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  11. Step by Step Guide to Hitting that First Big Poker Tournament Win I often wonder how many of today’s poker pros would never have followed the poker path if it were not for a tournament win early on… or a hot run in the cash games. By the same logic there may well be people sitting in ‘regular’ careers who could and would have been poker pros but for losing one coin flip at a vital moment! This page gives you an overview of some of the main strategy and game selection skills needed to give you a better chance of hitting that first tournament win. Variance is huge in poker tournaments (too many crazy opponents only too happy to put a beat on you!), however with a structured approach you can improve your chances a lot. The first section below is about selecting the easiest tournaments (there are HUGE differences between the skill levels at different sites and buy-ins), and finding a game with the right setup and structure follows that. Underneath you’ll find some hints about strategy for the early, mid and end stages – outlining the major adjustments to make. Winning Your First Poker Tournament – Not All Sites Are Equal Certain large poker sites attract a lot of ‘pro grinders’, these are smaller stakes players who play 8+ tables / tournaments at once, and make a small profit from each – adding up to a side-income or even a full time wage. Other sites do not reward multi-table play through their loyalty scheme, or do not have the volume of games needed to make this profitable… so you’ll find more amateur players and regular players who just enjoy the games. For non-US players, 888 Poker is a great example of an amateur poker site – while PokerStars is where every aspiring pro and his dog end up! Things are easier for US players as far as selection goes, with the offshore sites not yet big enough to support pro grinding. America’s Cardroom stand out for their focus on tournaments (including events and their semi-regular $1 million guaranteed specials). A big advantage of choosing a smaller traffic site is that the fields for tournaments will be measured in the 100’s and not 1000’s. If you are hoping to win your first poker tournament, battling through fields of several thousand is not recommended. Even if you play well, the sheer size of the fields mean that you’ll struggle to reach the final stages. For those players with work to go to, staying with the smaller sites also means that you won’t still be playing at dawn! Check out this article for more on table selection. Selecting Poker Tournaments with Good Structures You’ll find a lot of variations of poker tournament structure online these days. These range from the slower deep-stacked events, to turbo and even super / hyper turbo structures. There are rebuy games, 2nd chance games and knockout games… and that is before we even get to the table size variations and poker type variations. If you are just learning the games, then I recommend you stick to the ‘regular’ blind structures. These will go up every 10 or 15 minutes depending on the site. Turbo games force you to make moves, and increase the variance – which increases the chance you’ll be that pro who never found out they were good enough! Deep stack games add to the post-flop skills required, for example hand-reading. These games are better later on when you have won your first poker tournament and developed your skills. While rebuys, knockouts and other formats are fun, they do involve strategy changes too. One more thing to keep in mind. Even at the softer sites, if you go above the $30 buy-in level, you are likely to find a lot of experienced opponents lining up against you. To Summarize the Site / Game Selection #1 – Find a site with a recreational player base www.888poker.com is ideal outside of the US. If you are US based then www.americascardroom.com are the number one pick. #2 – Find a tournament which does not have signs / icons next to it in the lobby saying Turbo, Deep Stack, Short-Handed or Knockout… #3 – When shooting for your first win, pick games with buy-ins under $30. Your opponents will be a lot less experienced here. How to Win Your First Poker Tournaments – Strategy Poker tournament strategy is a huge topic. Many books have been written on this (not to mention videos and articles). I have already gone into depth with 50+ articles over at my other site Sit and Go Planet. A good starting point for anyone looking to get into the details of strategy for tournaments is the Online Poker Tournaments main page. For now, here is an overview of the key factors to think about at the different stages of a game. #1 – Early Stages There are two complimentary factors affecting your strategy when the your tournament first starts. First the chip stacks are many times the big blind / small blind. This means you have plenty of room to raise, call and play after the flop – poker skills are involved! Second, the number of terrible (inexperienced) opponents is at its peak. These ‘fish’ will be giving away chips. Calling bets when they do not have the right odds, calling with 1 pair when an experienced player would know that this is ‘suicide’ (in the long run at least) and so on. Your task is to get chips from bad players before the other decent players get them. Think of it this way, it will be a lot harder to get those same chips later in the game when they belong in the stack of a reasonable player! Hands that work well in the early stages are small pairs (when you flop a set and find a fish who can’t fold an overpair is the classic double-up situation), and suited connectors – for example 7-8 of spades, which can flop a straight or a flush, or more frequently a strong draw. During the early stages you should bet for value (when you believe you have the best hand) relentlessly, bluff less often when your continuation bets fail, and be more cautious with unsuited broadway type hands that you might get aggressive with later on in the game. Pick your spots and raise to isolate the very worst players… and with some luck you’ll have a decent chip stack to go into the mid-stages with. #2 – Middle Stages With the blinds climbing relative to the average chip-stacks, you’ll eventually find yourself losing the ability to play post-flop over multiple streets. There is no hard and fast rule as to when the middle stages begin – though this is often marked by the smallest stacks having 10 to 15 big blinds and the average stacks between 40 and 60. Stack sizes make a big difference to whether you play hands. You will not be able to call a raise with a small pair hoping to hit a set if you do not have enough chips in your stack to make up for all the times that you miss. You will also find that the smallest stacks are starting to get desperate. For example, you might raise a hand and find yourself re-raised all-in by a small stack. Pot odds alone can mean you must call with whatever mid-strength hand you opened with… though you would prefer not to. Look out for these spots, if you have short stacks behind you then why not shove all-in to give them the tricky decision instead? The bubble occurs when just a few players need to bust before the prizes. Here players with mid size and small stacks will tighten up. Players with big stacks (if they know what they are doing) will now relentlessly steal pots. Remember that you might find spots to get your chips in good against a big stack here. Even if you sometimes bust before the money, those extra chips could see you go on a deep run. #3 – Later Stages Expect things to go crazy in many tournaments after the bubble bursts. The small and mid-stacks who were staying out of trouble before the prize money will now desperately try to double up. You can take advantage of their weaker starting hands if you keep an eye for who is the most desperate. Before the final table starts, you’ll find another bubble-like situation – where the mid-stacks in particular tighten up so as not to blow their chances. Take advantage of this by stealing their chips! Once the final table begins, some advanced concepts come into play. For your first poker tournament the biggest factor will be to spot which players are trying to climb the money places and those which are going for the win. You can steal from the cautious players. You can then find profitable spots against the ‘going for the win’ types who will often be putting pressure on you with weaker holdings. Again, I can only scratch the surface here – check out Sit and Go Planet for many more poker strategy articles covering each stage in depth, as well as a dedicated strategy guide for the final table. Summing it up / Next Steps to Winning Your First Poker Tournament Once you start to play, the different stages and adjusting your strategy will become second nature. The key from there is to find profitable games which suit your style and your schedule. For me 888 Poker has the softest games of any large site – and their fish-themed tournament schedule is perfect for beginning and recreational players. If you are brand new to this site, you will get up to $88 free (no deposit or credit card info required) to try the games. Get ready to win your first poker tournament and check out www.888poker.com for yourself now. US Readers: I strongly recommend the #1 offshore tournament site, ACR poker, you can read my detailed review here, or check out the schedule for yourself over at www.americascardroom.com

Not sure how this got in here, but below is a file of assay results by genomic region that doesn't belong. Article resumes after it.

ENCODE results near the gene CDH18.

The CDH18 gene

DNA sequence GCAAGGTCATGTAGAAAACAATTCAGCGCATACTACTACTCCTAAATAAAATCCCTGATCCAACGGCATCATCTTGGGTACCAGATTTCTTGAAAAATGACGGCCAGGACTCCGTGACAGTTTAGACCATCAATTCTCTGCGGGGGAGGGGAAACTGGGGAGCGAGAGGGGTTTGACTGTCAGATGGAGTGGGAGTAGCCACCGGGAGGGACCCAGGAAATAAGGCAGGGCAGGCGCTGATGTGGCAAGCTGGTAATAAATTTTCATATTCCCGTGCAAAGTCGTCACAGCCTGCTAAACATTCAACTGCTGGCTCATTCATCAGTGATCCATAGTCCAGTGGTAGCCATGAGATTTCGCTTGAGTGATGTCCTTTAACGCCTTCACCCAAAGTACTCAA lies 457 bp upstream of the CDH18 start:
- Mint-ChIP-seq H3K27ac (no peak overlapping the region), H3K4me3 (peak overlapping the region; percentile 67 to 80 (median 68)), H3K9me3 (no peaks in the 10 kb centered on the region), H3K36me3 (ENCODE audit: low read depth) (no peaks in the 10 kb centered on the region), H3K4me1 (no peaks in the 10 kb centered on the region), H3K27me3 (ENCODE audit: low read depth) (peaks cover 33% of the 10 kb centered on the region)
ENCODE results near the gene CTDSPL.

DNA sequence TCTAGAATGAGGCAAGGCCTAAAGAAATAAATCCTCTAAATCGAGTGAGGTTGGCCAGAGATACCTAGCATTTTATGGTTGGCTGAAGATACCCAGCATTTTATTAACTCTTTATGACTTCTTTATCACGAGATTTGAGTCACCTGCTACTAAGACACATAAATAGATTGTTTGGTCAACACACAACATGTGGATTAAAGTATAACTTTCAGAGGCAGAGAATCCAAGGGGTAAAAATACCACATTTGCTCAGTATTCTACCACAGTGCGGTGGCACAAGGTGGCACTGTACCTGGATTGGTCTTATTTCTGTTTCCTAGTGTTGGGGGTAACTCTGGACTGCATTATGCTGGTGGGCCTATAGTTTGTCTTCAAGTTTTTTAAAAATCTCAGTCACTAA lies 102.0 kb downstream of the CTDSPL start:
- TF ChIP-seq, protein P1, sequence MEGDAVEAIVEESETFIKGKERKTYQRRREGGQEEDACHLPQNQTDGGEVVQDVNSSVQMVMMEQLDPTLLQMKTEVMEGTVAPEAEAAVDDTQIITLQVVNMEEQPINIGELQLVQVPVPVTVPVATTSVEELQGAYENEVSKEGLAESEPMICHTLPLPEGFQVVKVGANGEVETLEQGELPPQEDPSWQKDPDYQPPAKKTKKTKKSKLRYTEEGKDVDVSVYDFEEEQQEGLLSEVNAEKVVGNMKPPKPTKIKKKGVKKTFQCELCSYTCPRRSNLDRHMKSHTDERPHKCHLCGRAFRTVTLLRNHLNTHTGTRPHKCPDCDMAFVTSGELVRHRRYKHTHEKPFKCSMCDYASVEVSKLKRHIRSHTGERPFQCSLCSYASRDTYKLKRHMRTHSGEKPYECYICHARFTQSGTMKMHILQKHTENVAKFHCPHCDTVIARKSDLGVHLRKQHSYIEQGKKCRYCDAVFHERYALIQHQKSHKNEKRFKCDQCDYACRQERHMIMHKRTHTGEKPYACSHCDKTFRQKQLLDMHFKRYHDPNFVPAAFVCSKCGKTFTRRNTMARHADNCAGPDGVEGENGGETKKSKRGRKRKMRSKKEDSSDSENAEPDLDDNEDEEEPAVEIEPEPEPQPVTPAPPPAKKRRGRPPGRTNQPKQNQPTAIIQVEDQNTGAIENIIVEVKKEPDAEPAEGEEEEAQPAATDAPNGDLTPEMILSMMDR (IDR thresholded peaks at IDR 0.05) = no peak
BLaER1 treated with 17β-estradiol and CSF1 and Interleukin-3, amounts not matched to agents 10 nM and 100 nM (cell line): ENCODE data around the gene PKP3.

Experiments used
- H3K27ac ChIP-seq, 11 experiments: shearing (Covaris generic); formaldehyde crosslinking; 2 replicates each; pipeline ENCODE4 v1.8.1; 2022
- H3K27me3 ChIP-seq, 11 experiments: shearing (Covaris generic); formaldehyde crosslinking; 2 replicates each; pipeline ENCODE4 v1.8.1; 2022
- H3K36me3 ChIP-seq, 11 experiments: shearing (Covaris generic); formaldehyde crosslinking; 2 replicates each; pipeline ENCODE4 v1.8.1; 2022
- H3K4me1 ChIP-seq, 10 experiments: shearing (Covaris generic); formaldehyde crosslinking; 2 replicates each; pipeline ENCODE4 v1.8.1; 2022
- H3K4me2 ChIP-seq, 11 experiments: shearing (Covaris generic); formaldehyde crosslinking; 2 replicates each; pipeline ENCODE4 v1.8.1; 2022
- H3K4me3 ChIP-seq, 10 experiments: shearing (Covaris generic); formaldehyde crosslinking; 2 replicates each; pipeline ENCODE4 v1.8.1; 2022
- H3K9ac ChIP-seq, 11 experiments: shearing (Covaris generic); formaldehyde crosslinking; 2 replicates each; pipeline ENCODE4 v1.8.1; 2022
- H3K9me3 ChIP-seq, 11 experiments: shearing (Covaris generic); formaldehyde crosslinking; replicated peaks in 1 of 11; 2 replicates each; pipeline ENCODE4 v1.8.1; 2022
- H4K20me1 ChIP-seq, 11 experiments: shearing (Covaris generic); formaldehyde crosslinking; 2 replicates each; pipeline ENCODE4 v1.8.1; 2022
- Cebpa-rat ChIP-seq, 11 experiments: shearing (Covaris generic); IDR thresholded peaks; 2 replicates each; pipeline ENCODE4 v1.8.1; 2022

12. The strategies required to win poker at tournament level differ significantly from those used to win ring games. The key for all players is to adapt to the different approaches needed to win at both forms of poker. In an online poker tournament, the stakes are constantly raised, forcing players to make quick and accurate decisions. Tables are broken up and new tables formed when players fold or lose all their chips. Therefore different types of strategy are called for and must be adapted to whether a player's stack is short, medium or large. To succeed at an online poker tournament, it is useful to understand what a gap concept is. This concept bases itself on the presumption that a player will need a stronger hand than usual to play against an opponent who has opened the betting. The difference between a poker hand required to call an opening bet with and the hand a player can open with is known as the gap. This gap changes when players play a tight game or a loose game of poker. For example, if a player has a weak hand, he would normally fold in a ring game. However in a poker tournament, if the player is playing in a late position and his opponents have not yet raised the stakes in the pot, he can raise with a weak hand. The size of a player's stack of chips should influence how many weak hands he can afford to play. The gap between strong hands decreases when playing with a smaller stack. However, a player can still use this to his advantage. His opponents may believe that he is less likely to bluff in a game with a smaller stack and less likely to raise bets without a reasonably strong hand. This increases the likelihood that the player can bluff successfully without being caught out. In the early stages of a tournament, most players wait to obtain strong hands before attempting to manipulate the pot. A recommended strategy is to exercise patience and play to trap weaker opponents into revealing their poker hands. In the middle stages, most players start to play more aggressively. Knowing the game plan of some opponents is a distinct advantage at this stage of an online poker tournament. Protecting the stack of chips is also important; risks should be calculated if a player wants to progress into the final stages. Towards the end of the tournament, players with medium to large stacks are recommended to raise and bet as much as possible. Stealing pots is made easier as less experienced players are weeded out from the pack. Players with small stacks and strong hands should try to double up. Even with a small stack, a player can make it through to the final table if he is prepared to gamble and risk more. If a player is lucky enough to make it to the final table, he needs to concentrate on basic strategy to win the poker game. Players with medium to large stacks should try to manipulate the game plans of those with smaller stacks. Most players opt for the most aggressive play at the final table regardless of stack size in an attempt to finish in the final three. Even those players with small stacks are encouraged to finish and play their poker hand strongly to avoid being anted out. The best way to gain valuable poker tournament experience is to play poker online. These games move quickly because there is no shuffling and counting chips and hands are played much faster. Buy-ins are generally much lower than in live poker tournaments, which gives players the opportunity to play several tournaments and increase their skill level against multiple opponents.